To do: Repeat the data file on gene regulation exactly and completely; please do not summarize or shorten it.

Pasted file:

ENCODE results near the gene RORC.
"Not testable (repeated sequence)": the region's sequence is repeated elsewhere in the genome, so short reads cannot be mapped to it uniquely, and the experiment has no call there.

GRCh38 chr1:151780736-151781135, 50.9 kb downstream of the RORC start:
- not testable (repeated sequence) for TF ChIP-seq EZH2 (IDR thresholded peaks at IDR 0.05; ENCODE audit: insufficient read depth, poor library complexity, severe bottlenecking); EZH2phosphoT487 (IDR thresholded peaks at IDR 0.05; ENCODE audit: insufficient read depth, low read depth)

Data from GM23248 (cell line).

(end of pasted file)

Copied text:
ENCODE results near the gene RORC.
"Not testable (repeated sequence)": the region's sequence is repeated elsewhere in the genome, so short reads cannot be mapped to it uniquely, and the experiment has no call there.

GRCh38 chr1:151780736-151781135, 50.9 kb downstream of the RORC start:
- not testable (repeated sequence) for TF ChIP-seq EZH2 (IDR thresholded peaks at IDR 0.05; ENCODE audit: insufficient read depth, poor library complexity, severe bottlenecking); EZH2phosphoT487 (IDR thresholded peaks at IDR 0.05; ENCODE audit: insufficient read depth, low read depth)

Data from GM23248 (cell line).